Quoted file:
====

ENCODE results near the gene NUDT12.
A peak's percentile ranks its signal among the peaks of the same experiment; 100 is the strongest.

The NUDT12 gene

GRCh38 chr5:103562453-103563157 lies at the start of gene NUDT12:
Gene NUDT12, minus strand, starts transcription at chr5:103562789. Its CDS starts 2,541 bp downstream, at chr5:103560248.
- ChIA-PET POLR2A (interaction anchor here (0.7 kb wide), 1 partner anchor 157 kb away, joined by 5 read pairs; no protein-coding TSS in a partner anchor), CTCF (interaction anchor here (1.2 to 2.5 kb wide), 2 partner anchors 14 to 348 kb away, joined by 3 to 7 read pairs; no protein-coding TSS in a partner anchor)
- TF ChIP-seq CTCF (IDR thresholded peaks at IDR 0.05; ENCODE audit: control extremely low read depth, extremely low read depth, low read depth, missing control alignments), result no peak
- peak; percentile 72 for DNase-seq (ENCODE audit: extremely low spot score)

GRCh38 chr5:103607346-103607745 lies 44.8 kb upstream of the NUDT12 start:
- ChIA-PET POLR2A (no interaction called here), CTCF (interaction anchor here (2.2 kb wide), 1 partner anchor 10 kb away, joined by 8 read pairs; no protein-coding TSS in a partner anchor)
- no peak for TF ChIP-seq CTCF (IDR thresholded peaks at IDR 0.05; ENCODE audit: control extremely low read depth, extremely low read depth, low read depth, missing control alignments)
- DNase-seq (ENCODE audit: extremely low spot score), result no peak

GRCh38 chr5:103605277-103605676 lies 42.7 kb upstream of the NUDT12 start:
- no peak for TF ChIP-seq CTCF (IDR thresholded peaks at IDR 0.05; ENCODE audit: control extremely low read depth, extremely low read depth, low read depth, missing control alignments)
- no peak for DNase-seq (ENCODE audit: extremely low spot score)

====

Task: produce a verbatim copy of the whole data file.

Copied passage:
ENCODE results near the gene NUDT12.
A peak's percentile ranks its signal among the peaks of the same experiment; 100 is the strongest.

The NUDT12 gene

GRCh38 chr5:103562453-103563157 lies at the start of gene NUDT12:
Gene NUDT12, minus strand, starts transcription at chr5:103562789. Its CDS starts 2,541 bp downstream, at chr5:103560248.
- ChIA-PET POLR2A (interaction anchor here (0.7 kb wide), 1 partner anchor 157 kb away, joined by 5 read pairs; no protein-coding TSS in a partner anchor), CTCF (interaction anchor here (1.2 to 2.5 kb wide), 2 partner anchors 14 to 348 kb away, joined by 3 to 7 read pairs; no protein-coding TSS in a partner anchor)
- TF ChIP-seq CTCF (IDR thresholded peaks at IDR 0.05; ENCODE audit: control extremely low read depth, extremely low read depth, low read depth, missing control alignments), result no peak
- peak; percentile 72 for DNase-seq (ENCODE audit: extremely low spot score)

GRCh38 chr5:103607346-103607745 lies 44.8 kb upstream of the NUDT12 start:
- ChIA-PET POLR2A (no interaction called here), CTCF (interaction anchor here (2.2 kb wide), 1 partner anchor 10 kb away, joined by 8 read pairs; no protein-coding TSS in a partner anchor)
- no peak for TF ChIP-seq CTCF (IDR thresholded peaks at IDR 0.05; ENCODE audit: control extremely low read depth, extremely low read depth, low read depth, missing control alignments)
- DNase-seq (ENCODE audit: extremely low spot score), result no peak

GRCh38 chr5:103605277-103605676 lies 42.7 kb upstream of the NUDT12 start:
- no peak for TF ChIP-seq CTCF (IDR thresholded peaks at IDR 0.05; ENCODE audit: control extremely low read depth, extremely low read depth, low read depth, missing control alignments)
- no peak for DNase-seq (ENCODE audit: extremely low spot score)